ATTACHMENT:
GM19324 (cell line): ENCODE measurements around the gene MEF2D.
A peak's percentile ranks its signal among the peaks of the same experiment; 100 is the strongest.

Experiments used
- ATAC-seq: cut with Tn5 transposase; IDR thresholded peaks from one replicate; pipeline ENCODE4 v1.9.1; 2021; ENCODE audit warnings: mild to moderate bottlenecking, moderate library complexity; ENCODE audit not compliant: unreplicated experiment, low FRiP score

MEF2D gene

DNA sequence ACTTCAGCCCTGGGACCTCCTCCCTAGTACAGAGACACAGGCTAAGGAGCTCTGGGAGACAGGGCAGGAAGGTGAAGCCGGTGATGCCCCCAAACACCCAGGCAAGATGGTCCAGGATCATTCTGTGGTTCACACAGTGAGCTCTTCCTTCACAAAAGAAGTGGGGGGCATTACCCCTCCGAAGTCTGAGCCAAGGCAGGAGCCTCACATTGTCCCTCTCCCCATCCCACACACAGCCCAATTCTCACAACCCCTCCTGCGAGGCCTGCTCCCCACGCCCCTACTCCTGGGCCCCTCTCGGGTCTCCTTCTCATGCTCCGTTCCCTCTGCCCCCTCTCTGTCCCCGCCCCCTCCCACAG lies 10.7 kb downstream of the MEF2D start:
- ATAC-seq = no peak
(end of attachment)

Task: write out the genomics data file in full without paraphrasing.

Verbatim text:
GM19324 (cell line): ENCODE measurements around the gene MEF2D.
A peak's percentile ranks its signal among the peaks of the same experiment; 100 is the strongest.

Experiments used
- ATAC-seq: cut with Tn5 transposase; IDR thresholded peaks from one replicate; pipeline ENCODE4 v1.9.1; 2021; ENCODE audit warnings: mild to moderate bottlenecking, moderate library complexity; ENCODE audit not compliant: unreplicated experiment, low FRiP score

MEF2D gene

DNA sequence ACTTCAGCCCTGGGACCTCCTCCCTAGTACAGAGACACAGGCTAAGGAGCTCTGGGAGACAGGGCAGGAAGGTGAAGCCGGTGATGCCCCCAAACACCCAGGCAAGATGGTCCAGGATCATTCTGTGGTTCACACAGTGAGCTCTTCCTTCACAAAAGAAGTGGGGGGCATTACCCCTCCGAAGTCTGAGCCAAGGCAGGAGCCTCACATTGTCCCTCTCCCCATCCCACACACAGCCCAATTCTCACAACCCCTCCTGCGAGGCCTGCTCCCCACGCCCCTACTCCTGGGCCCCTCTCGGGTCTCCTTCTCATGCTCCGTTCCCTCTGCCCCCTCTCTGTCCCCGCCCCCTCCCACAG lies 10.7 kb downstream of the MEF2D start:
- ATAC-seq = no peak